Johnny Appleseed in Ohio

John Chapman (Johnny Appleseed [1774 – 1845]) was born in Massachusetts. As a youth, he became an orchard apprentice and at age 18, he took a younger brother and sister with him to Pennsylvania and continued to learn about raising orchards and performing nursery farming. His father was the head of the group of carpenters that had worked for General George Washington, so this was all very early in the history of the New Nation, USA.

Chapman lived in Ohio in 1800 -1801 in Licking County, having come through Guernsey County where my great-great grandfather (who may have met Chapman) and great grandfather owned two houses situated together on active farmland. My great grandfather and his descendants enjoyed the apples from the trees that Chapman planted from seeds in Eastern Ohio for a long while.

John Chapman continued to spread apple seeds in Southern Ohio, Kentucky, and back up to Northern Ohio and then over to Indiana, where he died. He planted scattered nurseries and gave authority over them to local residents to sell the trees and provide him with some income or bartered goods when he came back by every year or so to check on progress. As a member of the Swedenborgian Church, he believed that helping others by planting these apple nurseries as a source of food was a calling and that such good acts were required so that God could do them through people.

When he died, Johnny Appleseed left an estate of so many nurseries that they were worth millions of dollars in 1845 currency.

Cheesy Applecakes


  • 3 Large whole eggs, separated into whites and yolks in two dishes.
  • 1 Cup small curd cottage cheese
  • 1 Cup of grated apple of an eating variety (as opposed to a baking apple)
  • ¾ Cup all purpose flour.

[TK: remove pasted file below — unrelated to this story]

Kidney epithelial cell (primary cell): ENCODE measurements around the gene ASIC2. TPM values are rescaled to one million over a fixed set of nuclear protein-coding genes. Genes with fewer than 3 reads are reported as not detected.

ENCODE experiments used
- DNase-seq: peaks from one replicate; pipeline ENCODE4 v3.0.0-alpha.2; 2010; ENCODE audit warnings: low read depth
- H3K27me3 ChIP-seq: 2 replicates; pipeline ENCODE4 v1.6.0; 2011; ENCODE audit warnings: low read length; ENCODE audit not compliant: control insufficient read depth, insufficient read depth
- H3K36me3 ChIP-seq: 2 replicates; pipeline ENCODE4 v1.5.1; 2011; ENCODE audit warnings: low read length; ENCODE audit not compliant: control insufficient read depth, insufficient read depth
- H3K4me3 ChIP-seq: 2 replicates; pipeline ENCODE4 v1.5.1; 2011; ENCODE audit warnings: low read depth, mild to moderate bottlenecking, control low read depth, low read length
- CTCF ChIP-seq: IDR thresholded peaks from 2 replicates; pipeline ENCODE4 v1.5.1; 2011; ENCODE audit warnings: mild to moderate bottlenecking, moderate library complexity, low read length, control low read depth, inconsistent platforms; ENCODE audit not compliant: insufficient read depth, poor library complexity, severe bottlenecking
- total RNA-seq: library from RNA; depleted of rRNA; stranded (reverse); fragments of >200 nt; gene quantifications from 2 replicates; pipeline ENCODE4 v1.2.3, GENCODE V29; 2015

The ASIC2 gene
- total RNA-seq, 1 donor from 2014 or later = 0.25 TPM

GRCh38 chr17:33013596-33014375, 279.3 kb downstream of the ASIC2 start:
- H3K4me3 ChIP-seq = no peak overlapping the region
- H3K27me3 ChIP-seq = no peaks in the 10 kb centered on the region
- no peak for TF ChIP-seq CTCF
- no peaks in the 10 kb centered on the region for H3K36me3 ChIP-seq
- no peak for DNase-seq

• 1 TBSP each of honey and chopped almonds
  • 1 tsp each of lemon juice and ground cinnamon
  • A pinch of salt
  • Cooking spray


  • Do not use the egg whites in the next step – save them.
  • Beat egg yolks in a large mixing bowl; all other ingredients (not egg whites) and mix well.
  • Beat egg whites stiff and then carefully fold them into the batter – do not over mix or fluffiness will be lost.
  • Cooking spray a skillet or griddle top and heat it over medium high heat.
  • Scoop batter into skillet and cook first side until bubble form and break. Turn pancakes and cook until golden brown on second side.


Grilled Applecheese


  • 1 slice of Swiss cheese or Sharp Cheddar
  • ½ of an apple, sliced (with or without the skin, your choice)
  • 2 Slices of bread – Wheat or Multi-Grain are great
  • Sugar, to taste or use Sugar Twin)
  • Cinnamon or Nutmeg, to taste – I like the nutmeg with the Swiss cheese


  • Toast bread slices lightly, so that they do not spend a lot of time in the skillet soaking up fat.
  • Build a sandwich with cheese and apple slices on top.
  • Sprinkle with sugar and cinnamon or nutmeg..
  • Cooking spray a skillet or use 1 TBSP butter and cook the sandwich on both sides until cheese melted and light golden brown.